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Dissertation Title:

Living Adopted: The Experiences of People Adopted During Their Toddler Years

Candidate:

Joshua Tyler Noblin

Date, Time & Place:

November 22, 2015 at 12:30 pm
Studio, Lambert Road campus


Abstract

The purpose of this study is to better understand the impact of early relational trauma of individuals adopted during their toddler years, between 18 months and 36 months old. A phenomenological approach was employed to collect and analyze data from interviews with eight individuals adopted during toddlerhood. Each participant completed the Adult Attachment Interview, a supplemental interview, and a brief follow-up interview to provide information relevant to his or her attachment style, personal history, and family history. The event of adoption is often seen as a singular relational trauma. However, research suggests that the prenatal, perinatal, and early childhood environments are rife with ambient trauma, which are then punctuated by the abandonment of mother. This is particularly true for later adoptees. These traumas leave deep, enduring, wounds buried in the adoptee’s preverbal history, which manifest in lifelong relational and emotional challenges. The results of this study suggest a strong degree of continuity, not only between adult and childhood attachment styles, but also reaching farther back exposing a thread of continuity from the in utero environment and infancy, through childhood, and into adulthood. This study also suggests that the environment provided by the adoptive family carries less weight than the prenatal, infant, and toddler environment in determining an adult adoptee’s defensive strategies, attachment style, and personality development.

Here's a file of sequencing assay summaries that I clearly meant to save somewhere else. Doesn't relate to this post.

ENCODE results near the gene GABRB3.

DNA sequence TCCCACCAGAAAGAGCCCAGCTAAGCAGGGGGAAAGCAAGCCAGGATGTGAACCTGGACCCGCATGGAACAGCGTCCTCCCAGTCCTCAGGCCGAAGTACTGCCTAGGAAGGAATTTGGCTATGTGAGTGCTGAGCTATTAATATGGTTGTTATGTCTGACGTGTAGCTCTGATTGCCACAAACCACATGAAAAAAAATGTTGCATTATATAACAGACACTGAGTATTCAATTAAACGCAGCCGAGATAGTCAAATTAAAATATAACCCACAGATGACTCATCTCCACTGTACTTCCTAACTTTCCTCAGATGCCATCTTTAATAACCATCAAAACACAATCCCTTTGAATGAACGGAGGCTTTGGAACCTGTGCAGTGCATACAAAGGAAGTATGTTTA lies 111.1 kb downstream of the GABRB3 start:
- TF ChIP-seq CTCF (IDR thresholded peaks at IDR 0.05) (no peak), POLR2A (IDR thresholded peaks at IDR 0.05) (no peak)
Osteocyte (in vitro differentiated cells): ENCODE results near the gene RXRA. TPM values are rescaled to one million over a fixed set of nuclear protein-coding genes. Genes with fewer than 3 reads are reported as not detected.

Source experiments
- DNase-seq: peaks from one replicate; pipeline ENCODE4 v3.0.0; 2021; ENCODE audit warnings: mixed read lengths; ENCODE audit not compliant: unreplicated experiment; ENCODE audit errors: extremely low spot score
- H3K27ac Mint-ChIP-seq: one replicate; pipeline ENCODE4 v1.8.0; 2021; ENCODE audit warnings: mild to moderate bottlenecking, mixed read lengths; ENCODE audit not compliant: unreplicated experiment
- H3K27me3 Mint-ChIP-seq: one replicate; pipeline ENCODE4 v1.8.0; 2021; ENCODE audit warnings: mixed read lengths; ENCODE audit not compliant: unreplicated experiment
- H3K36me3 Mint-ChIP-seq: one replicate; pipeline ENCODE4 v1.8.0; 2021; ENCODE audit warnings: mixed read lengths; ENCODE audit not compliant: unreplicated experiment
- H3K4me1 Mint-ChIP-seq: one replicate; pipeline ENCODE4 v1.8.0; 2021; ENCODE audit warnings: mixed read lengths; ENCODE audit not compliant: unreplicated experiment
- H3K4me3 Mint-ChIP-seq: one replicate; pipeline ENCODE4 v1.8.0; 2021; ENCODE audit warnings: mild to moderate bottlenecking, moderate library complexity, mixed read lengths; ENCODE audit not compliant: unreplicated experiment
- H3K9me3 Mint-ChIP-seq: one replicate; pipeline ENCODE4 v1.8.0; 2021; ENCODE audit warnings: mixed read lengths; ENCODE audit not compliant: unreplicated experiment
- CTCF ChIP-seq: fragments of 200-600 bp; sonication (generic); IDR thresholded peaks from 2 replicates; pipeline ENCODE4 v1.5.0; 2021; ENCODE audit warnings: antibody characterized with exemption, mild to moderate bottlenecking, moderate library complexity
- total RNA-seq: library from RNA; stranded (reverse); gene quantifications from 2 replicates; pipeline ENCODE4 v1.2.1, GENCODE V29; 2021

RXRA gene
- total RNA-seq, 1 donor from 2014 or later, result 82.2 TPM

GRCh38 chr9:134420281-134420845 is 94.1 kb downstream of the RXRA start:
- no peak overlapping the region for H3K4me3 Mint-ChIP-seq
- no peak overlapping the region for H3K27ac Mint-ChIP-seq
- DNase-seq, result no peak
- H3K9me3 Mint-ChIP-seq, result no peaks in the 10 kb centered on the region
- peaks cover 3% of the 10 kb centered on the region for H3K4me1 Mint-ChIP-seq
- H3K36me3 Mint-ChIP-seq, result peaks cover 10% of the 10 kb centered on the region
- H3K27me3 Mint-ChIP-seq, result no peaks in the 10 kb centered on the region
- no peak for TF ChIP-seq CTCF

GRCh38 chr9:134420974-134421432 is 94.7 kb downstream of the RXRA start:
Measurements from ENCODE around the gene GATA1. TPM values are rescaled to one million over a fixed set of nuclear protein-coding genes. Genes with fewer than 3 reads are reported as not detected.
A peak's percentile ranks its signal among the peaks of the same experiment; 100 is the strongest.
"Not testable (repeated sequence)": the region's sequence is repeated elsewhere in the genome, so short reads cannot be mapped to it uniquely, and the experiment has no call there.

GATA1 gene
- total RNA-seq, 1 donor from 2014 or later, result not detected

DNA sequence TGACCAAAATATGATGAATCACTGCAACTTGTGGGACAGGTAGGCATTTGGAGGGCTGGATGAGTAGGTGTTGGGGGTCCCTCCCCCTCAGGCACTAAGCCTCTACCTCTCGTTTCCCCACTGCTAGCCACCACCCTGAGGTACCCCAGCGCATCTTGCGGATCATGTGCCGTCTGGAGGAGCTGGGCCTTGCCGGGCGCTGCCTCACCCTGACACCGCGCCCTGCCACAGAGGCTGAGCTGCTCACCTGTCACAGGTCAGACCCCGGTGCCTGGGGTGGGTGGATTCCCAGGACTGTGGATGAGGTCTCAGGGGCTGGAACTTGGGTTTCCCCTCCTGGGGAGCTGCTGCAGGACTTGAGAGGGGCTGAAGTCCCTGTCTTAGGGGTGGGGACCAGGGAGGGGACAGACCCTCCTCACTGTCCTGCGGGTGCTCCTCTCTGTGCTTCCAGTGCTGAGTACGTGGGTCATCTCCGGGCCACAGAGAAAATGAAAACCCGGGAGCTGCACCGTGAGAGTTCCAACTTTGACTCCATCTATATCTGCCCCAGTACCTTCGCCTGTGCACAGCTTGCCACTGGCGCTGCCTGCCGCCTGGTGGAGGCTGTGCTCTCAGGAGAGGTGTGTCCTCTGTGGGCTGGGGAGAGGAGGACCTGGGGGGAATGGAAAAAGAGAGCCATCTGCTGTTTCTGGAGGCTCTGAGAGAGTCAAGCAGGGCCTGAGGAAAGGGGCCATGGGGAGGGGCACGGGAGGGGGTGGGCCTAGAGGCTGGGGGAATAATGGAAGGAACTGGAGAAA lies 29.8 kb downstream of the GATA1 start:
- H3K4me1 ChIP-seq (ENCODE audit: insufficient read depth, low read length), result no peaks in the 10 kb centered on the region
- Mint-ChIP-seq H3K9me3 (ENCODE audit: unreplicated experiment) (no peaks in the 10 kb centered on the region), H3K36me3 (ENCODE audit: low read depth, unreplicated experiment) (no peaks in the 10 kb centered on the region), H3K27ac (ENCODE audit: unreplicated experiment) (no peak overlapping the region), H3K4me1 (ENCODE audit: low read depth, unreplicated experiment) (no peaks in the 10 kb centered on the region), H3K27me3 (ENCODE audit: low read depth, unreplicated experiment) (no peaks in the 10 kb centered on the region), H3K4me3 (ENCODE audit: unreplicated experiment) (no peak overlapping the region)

Note

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Details
  • Program/Track/Year: Clinical Psychology, Track A, 2011
  • Chair: Dr. Avedis Panajian
  • Reader: Dr. Christine Lewis
  • External Reader: Dr. Jill Maine
  • Keywords: Adoption, Attachment, Intergenerational, Perinatal Prenatal, Trauma